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January 15, 2005

Giants of the Prairies

In Vegreville, Alberta there's a giant pysanka *,
It's the biggest Easter egg that anybody ever saw.
The questions folks up there won't answer, even if you beg,
"Where the heck's the chicken that laid that giant egg?"

* pysanka: A Ukrainian Easter egg

The lyrics are from the song "Giants of the Prairies", by the Kubasonics. The Kubasonics are a band from the Canadian Prairies, who play a unique blend of Ukrainian-Country-Polka music. In Canada you can listen to CBC Radio, which is a national public radio station, and as part of its efforts to promote "Can-Con" (Canadian content), CBC Radio takes it upon itself to play semi-obscure Canadian music. At some point the swinging sounds of "Giants of the Prairies" landed on my mother's ear, and soon after she presented me with a gift of the album of the same name.

In Komarno, Manitoba, they built a big komar *,
It's a really big mosquito, you can see it from afar.
Now you might find that strange, a little wierd, a bit absurd,
Til you realize the mosquito is Manitoba's Provincial bird **

* komar: mosquito
** it's not, actually

From the liner notes: "At one time the largest things on the Canadian prairie were grain elevators and the onion domes of Ukrainian churches. Now they are being replaced by a new generation of roadside giants, which we celebrate in this song. Just the tune for planning your next road trip."

In Saskatchewan's Canora, there's a lady mighty fine,
She's holding bread and salt, a Ukarainian welcome sign.
They thought that giant lady would bring their town some class,
Til some tourist parked his Winnebago underneath her...skirt.

So after listening to this song a few times, I started to wonder. Do these things really exist? Perhaps, just maybe, someone would have dedicated a website to them.

In Glendon, Alberta, they pay homage to our food,
They don't call it a varennyk *, but some people think they should.
Now I really must admit I felt a little like a dork,
Wen they took my picture under a big pyrogy on a fork!

* varennyk: The Ukrainian word for the filled dumplings also known as perogies, pyrogys, etc.

Ha! Someone, indeed, or perhaps some many people. There's the Big Things website, which categorizes them by province, subject, and artist. Man, oh man. "Giants of the Prairies" is barely scratching the surface. I think Alberta has more Giant Useless Objects than it has curling rinks (which is saying a lot). Vegreville not only has its Easter Egg (which evidently is some kind of mathematical marvel), it also gets a giant elk. And Big Things lists Komarno's mosquito, Canora's Ukrainian gal, and of course Glendon's mighty pyrogy.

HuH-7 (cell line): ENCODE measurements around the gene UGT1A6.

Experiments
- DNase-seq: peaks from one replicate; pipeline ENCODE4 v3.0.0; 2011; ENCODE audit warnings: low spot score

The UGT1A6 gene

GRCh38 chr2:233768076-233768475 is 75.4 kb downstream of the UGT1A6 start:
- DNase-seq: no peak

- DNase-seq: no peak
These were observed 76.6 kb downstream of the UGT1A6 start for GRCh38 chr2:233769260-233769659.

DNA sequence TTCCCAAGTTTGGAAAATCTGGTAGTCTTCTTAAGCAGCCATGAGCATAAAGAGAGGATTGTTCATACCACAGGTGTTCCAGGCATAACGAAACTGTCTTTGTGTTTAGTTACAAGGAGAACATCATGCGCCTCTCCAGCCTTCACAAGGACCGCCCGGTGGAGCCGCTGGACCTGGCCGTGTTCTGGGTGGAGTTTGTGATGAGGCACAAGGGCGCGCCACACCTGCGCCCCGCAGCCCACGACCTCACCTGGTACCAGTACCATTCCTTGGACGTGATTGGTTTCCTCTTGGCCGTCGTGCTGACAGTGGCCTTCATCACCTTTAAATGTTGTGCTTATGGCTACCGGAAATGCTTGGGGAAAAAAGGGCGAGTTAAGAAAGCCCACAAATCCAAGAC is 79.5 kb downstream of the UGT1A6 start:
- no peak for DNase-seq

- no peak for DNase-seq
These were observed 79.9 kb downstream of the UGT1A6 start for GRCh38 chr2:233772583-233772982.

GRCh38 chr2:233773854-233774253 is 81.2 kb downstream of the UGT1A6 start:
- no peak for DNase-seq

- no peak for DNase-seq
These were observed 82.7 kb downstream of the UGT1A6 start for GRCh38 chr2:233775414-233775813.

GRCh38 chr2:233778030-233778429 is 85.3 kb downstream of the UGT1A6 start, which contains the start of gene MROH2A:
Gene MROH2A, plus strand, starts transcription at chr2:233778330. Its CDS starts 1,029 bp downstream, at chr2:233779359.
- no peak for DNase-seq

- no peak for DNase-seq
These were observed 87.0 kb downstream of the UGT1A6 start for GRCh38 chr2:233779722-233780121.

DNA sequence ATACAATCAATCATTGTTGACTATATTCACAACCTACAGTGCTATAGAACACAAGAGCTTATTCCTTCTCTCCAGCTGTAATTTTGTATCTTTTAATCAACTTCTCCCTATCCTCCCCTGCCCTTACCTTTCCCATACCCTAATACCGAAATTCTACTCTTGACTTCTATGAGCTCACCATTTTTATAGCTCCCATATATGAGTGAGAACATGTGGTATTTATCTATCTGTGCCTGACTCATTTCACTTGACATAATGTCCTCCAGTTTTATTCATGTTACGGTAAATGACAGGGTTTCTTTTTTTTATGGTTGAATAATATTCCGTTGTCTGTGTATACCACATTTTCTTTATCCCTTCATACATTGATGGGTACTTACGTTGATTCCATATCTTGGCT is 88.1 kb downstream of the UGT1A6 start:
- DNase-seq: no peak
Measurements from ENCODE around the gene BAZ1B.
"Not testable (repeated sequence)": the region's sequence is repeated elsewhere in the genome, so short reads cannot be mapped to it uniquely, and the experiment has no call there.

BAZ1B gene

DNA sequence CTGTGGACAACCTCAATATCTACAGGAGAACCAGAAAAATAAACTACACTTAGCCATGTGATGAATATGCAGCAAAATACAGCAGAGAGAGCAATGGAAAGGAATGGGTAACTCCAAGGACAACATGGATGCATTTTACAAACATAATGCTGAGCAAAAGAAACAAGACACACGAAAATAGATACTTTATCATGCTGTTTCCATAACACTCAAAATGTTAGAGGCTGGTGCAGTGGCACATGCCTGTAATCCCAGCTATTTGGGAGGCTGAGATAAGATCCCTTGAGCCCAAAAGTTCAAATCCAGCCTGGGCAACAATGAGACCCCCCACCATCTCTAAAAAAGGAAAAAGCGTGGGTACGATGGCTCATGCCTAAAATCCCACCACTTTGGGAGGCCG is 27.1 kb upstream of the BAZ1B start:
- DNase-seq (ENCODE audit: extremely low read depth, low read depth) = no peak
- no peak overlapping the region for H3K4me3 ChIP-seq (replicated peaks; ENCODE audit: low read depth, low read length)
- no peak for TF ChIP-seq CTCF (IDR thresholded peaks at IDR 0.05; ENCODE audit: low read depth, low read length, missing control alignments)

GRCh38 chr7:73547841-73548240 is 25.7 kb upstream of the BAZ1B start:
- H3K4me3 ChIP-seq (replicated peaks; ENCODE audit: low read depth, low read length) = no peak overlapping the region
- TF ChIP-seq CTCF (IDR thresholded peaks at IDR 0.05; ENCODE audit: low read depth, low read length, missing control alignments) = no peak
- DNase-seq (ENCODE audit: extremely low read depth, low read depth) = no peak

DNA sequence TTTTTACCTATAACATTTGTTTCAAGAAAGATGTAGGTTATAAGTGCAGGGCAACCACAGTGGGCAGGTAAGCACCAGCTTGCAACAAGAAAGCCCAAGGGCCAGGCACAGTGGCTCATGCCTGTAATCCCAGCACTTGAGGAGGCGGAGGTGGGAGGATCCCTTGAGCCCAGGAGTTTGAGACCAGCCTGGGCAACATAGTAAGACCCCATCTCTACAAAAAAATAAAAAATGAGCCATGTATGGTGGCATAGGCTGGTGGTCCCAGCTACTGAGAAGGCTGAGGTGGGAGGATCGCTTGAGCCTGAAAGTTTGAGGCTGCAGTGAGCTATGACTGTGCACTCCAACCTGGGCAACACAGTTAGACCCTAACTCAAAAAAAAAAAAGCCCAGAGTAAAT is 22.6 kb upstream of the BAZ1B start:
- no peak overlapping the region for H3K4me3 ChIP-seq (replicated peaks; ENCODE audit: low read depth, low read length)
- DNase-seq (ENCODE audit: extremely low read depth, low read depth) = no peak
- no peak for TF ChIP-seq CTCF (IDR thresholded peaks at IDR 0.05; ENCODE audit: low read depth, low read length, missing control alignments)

In the town of Vilna, they've got some giant 'shrooms,
Even if you dried them, they'd fill many, many rooms.
Now if you want my opinion, I think you'd need a tanker,
To truck in enough cream to make a sauce for those pidpen'ky *.

* pidpen'ky: wild mushrooms, often served with a cream sauce

But Big Things is not the only site to celebrate these things. There's also Roadside Attractions, which shows the big ol' mushrooms in Vilna. Vilna is in Alberta, so they also show up on the Alberta Big Tour website (right here, in fact. Note to website author: the moving graphic is nice, but drawings don't really cut it here...a drawing of a 20-foot-high mushroom really looks a lot like a drawing of a 2-inch-high mushroom. PICTURES capture it a bit better).

In the town of Andrew they've got a giant duck.
They had to rent a crane to get that mallard off the truck.
Now it hasn't generated the reaction they were hoping,
The tourists mostly stop and yell "Nai tebe kachka kopne!" *

* Nai tebe kachka kopne: A Ukrainian curse meaning "A pox on you!", but literally translated as "May a duck kick you!"

We're hitting the big time...the duck is up on the World's Largest Roadside Attractions page. Actually WLRA seems to be lacking in completeness; it doesn't include the mighty Wahpper, a giant catfish in Wahpeton, North Dakota that I actually personally visited on a cross-country drive. The Wahpper link is on the Titans of the North page, which claims "North Dakota and Minnesota boast the densest population of giant animals anywhere on earth" -- a dubious statement if I ever saw one.

Now in Mundare, Alberta there's a new totemic sign,
For Ukrainian sausage lover's, it's like a sacred shrine.
We bow down low before it, we gave at it in awe,
It's a fourteen-metre fiberglass and steel kubasa *.

* kubasa: the Ukrainian word for garlic sausage (aka kielbasa in other languages)

(A picture? Oh yes, there's a picture). Brian Cherwick, the leader of the Kubasonics, looks like he belongs behind a counter selling garlic sausage, instead of being on stage singing about it, but as you listen to him reverently croon the previous lines you can get a glimpse beyond the goofballness to some true cultural nostalgia. It turns out that he has a Ph.D. from the Centre for Ukrainian Canadian Studies at the University of Manitoba, titled "Polkas on the Prairies: Ukrainian Music and the Construction of Identity"? I'm not making this up -- the Ph.D., or the Centre for Ukranian Canadian Studies. Here is proof, I tell you. And they say a Ph.D. only leads to an academic life...

Giants of the Prairies!

(all lyrics by B. Cherwick, SOCAN)

Posted by AdamBa at January 15, 2005 10:14 PM

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